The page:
Noah & The Flood

Please report broken hyperlinks using the Reply option at the bottom of each page.

… could [Noah] have put all the animals on the boat?

[ASND simply asks, “That depends on how many ‘all‘ was, doesn’t it?”  Much of this page is devoted to answering that question.]

[BTW, a representative of the anti-Christian group Americans United for Separation of Church and State (AUSCS) was quoted in that story: “Noah didn’t get government help when he built the first ark, and the fundamentalist ministry behind the Kentucky replica shouldn’t either.”   ASND would ask, “Since AUSCS adamantly, publicly and religiously promotes the fundamentals of secular humanism, why are they not also a ‘fundamentalist ministry?” ]



How Wide?  How Deep? :

Did the flood of Noah cover the entire earth?

Psalm 104… speaks of the third day of creation, of God transforming the [Earth] from a world of water without continents or islands to world of continents, islands, and oceans.  In verse 9 of that Psalm it is established that never again will water cover the whole face of the earth…  Additionally, in three other Psalms, in Job 38, and in Proverbs, God speaks of creating permanent barriers to the waters once the continents are in place, ruling out the possibility that Noah’s flood covered the whole planet…  [Young Earth Creationists — YECs] often point to Genesis 7:11 and the verses that follow where the text speaks of [all] the ‘high mountains‘ being covered [with flood waters]…  Yet in biblical Hebrew, the vocabulary is relatively [limited, and the] word for ‘mountains‘ is equivalent to ‘hills‘ or ‘mounds‘.  The word ‘high‘ could also mean ‘elevated‘… that the water covered all the ‘elevated hills‘ that were visible to Noah from his position atop the ark.  The Hebrew word used in Genesis 8 for ‘earth [also] cannot be used accurately to refer to the entire surface of the planet…  [T]he clincher is what you see in Genesis 8:5-9 when the floodwaters are receding and Noah releases a dove…  From the dove’s perspective, water covered ‘the whole face of the Earth‘, the [exact] same phrase used earlier in Genesis 7 where it speaks of waters covering the ‘mountains‘…  [But s]ince the dove could not have seen the entire Earth, the word being used [for earth] must be referring to what [could have] be seen by the observer [i.e. the dove]…  [Also, t]he phrase… ‘the entire face of the earth‘ needs to be understood in the context of the observer [who could not possibly have seen the entire face of the earth].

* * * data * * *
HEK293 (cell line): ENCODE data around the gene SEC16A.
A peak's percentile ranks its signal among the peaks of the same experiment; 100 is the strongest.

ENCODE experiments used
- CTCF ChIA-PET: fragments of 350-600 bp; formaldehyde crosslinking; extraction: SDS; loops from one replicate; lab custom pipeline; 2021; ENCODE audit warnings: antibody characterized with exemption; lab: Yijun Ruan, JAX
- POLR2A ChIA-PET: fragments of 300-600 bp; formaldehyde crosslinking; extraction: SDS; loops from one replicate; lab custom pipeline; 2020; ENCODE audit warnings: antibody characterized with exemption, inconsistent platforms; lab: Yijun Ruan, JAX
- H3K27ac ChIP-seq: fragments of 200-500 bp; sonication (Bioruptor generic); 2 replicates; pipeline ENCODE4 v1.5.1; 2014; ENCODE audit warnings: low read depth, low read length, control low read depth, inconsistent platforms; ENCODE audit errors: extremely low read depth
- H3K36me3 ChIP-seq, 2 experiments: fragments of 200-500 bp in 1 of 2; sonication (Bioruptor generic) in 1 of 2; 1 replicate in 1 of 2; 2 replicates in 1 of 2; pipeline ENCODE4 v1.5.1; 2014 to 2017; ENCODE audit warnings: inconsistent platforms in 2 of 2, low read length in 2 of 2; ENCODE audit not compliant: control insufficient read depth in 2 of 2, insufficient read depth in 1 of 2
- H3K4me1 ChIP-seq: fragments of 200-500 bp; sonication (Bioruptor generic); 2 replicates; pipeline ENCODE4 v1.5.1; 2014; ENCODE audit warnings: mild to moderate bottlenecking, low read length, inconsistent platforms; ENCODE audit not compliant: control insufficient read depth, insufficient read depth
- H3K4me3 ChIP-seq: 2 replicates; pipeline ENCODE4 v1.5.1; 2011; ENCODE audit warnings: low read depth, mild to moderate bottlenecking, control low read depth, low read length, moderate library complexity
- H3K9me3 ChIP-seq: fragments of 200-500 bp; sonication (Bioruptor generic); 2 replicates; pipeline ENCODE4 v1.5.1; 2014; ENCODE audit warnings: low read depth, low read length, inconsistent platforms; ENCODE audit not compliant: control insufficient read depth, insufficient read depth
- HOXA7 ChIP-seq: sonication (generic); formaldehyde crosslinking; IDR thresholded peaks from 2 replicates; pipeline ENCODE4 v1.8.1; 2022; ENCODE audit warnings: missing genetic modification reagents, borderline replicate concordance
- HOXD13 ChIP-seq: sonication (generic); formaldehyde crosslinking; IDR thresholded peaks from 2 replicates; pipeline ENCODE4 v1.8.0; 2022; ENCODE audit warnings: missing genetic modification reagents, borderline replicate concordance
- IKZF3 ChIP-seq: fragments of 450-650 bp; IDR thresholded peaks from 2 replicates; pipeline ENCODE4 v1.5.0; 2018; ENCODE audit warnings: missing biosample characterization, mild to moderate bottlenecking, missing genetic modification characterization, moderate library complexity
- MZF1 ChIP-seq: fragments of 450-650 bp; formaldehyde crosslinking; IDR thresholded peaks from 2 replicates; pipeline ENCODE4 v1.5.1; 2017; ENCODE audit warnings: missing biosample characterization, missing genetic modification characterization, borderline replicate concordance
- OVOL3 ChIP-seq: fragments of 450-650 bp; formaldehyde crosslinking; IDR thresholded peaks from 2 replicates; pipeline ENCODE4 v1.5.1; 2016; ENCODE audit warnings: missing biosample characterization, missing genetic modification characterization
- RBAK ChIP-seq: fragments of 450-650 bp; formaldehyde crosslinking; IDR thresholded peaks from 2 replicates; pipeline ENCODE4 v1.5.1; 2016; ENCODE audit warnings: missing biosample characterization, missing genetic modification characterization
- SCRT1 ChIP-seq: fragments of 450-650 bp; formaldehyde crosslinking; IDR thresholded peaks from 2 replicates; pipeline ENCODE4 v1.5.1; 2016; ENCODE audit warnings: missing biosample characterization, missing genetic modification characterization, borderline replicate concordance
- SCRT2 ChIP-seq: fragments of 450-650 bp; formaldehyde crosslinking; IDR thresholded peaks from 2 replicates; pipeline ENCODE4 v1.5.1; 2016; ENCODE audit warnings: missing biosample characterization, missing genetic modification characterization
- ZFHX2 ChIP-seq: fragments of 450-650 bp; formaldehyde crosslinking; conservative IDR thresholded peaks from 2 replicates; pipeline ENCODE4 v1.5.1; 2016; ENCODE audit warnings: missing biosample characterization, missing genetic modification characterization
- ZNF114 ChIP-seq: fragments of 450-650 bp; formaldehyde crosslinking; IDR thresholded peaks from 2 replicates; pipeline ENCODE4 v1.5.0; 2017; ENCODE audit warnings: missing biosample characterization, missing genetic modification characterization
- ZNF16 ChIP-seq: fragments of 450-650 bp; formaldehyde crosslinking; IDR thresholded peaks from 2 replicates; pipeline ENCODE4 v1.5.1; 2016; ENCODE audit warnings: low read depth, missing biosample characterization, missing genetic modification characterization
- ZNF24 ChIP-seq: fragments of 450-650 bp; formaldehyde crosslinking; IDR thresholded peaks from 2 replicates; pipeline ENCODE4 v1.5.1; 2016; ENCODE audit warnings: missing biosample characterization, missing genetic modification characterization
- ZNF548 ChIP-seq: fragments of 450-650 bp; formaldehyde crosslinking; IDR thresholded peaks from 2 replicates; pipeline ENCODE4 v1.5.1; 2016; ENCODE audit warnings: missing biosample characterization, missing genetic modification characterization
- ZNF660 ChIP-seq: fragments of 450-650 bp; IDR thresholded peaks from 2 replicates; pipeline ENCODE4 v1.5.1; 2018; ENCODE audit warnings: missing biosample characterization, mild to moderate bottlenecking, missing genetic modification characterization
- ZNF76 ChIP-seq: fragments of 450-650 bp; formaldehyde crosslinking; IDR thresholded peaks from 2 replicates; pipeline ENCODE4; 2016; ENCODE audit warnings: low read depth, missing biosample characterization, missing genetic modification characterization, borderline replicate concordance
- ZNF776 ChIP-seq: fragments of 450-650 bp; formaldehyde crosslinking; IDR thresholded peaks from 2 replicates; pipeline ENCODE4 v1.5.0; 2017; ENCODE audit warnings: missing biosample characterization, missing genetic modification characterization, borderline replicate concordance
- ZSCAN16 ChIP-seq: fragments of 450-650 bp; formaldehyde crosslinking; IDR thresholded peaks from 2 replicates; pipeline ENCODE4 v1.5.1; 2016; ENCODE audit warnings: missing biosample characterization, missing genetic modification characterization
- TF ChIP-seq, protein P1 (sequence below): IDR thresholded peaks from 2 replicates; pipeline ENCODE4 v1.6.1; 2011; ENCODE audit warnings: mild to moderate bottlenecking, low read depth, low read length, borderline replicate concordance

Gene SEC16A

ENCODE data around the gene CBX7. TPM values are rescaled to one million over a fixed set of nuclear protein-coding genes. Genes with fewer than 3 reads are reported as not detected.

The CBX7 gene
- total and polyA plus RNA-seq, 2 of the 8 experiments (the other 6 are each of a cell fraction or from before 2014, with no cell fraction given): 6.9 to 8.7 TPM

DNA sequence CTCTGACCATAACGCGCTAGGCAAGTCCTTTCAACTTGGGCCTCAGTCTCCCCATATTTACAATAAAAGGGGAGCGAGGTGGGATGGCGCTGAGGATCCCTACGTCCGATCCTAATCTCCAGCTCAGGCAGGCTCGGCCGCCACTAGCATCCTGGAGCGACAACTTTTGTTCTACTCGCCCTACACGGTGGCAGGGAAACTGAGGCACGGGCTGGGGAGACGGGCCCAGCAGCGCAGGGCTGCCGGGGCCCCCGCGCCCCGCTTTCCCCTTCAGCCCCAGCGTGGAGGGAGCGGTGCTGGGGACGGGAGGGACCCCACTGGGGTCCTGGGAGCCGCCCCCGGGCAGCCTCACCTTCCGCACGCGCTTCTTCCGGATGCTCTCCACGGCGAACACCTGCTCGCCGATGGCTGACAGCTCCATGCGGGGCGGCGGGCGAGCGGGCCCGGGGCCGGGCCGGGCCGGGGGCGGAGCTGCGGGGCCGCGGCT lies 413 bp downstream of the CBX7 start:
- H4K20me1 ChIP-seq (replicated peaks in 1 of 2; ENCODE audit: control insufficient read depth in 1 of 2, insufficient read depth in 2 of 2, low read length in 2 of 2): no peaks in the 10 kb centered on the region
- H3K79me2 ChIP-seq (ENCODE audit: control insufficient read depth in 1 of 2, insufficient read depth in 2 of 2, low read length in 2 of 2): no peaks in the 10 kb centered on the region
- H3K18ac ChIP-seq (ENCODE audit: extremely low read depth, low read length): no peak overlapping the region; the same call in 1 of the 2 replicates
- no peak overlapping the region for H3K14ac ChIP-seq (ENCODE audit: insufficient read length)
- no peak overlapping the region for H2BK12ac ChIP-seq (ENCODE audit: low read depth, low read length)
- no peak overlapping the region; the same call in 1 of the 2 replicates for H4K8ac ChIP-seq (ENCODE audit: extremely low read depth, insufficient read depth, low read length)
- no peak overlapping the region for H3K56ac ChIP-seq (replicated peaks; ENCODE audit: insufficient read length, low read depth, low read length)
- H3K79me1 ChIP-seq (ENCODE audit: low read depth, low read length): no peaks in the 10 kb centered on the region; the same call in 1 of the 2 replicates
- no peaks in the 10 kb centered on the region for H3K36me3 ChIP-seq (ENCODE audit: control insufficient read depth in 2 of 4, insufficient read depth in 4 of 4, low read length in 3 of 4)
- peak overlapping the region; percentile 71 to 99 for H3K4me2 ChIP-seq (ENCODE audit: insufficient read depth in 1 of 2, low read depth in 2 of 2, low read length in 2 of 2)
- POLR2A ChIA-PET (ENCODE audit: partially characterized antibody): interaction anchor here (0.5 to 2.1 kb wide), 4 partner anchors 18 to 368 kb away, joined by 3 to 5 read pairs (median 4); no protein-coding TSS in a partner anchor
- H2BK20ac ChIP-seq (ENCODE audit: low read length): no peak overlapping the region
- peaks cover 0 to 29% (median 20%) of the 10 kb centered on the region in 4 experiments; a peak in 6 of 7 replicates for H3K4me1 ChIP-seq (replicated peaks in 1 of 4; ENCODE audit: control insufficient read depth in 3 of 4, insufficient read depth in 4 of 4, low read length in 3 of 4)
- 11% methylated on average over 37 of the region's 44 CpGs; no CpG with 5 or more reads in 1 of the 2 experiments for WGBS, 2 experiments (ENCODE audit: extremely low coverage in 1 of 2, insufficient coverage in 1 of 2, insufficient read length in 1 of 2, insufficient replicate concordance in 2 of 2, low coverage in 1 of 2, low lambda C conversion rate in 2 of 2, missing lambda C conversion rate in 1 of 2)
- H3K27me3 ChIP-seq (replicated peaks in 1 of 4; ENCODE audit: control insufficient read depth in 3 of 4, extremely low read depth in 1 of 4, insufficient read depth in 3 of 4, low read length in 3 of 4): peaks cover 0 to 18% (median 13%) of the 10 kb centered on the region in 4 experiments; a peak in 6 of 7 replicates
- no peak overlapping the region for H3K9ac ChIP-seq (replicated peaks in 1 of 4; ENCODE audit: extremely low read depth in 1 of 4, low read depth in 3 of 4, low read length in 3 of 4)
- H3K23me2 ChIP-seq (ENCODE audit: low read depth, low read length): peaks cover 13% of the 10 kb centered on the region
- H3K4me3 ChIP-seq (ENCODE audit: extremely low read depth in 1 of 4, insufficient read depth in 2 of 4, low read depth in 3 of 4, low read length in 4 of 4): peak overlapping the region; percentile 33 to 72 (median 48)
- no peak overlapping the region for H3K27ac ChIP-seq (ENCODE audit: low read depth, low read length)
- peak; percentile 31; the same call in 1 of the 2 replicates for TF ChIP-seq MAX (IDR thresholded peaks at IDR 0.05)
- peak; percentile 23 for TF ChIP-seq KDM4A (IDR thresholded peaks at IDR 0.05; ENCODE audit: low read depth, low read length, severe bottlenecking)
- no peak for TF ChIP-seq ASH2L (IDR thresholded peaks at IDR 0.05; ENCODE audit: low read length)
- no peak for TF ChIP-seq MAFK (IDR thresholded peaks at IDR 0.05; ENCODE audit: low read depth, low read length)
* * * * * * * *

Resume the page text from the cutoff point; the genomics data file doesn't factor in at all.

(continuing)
How much of Earth’s surface was inundated by Noah’s flood?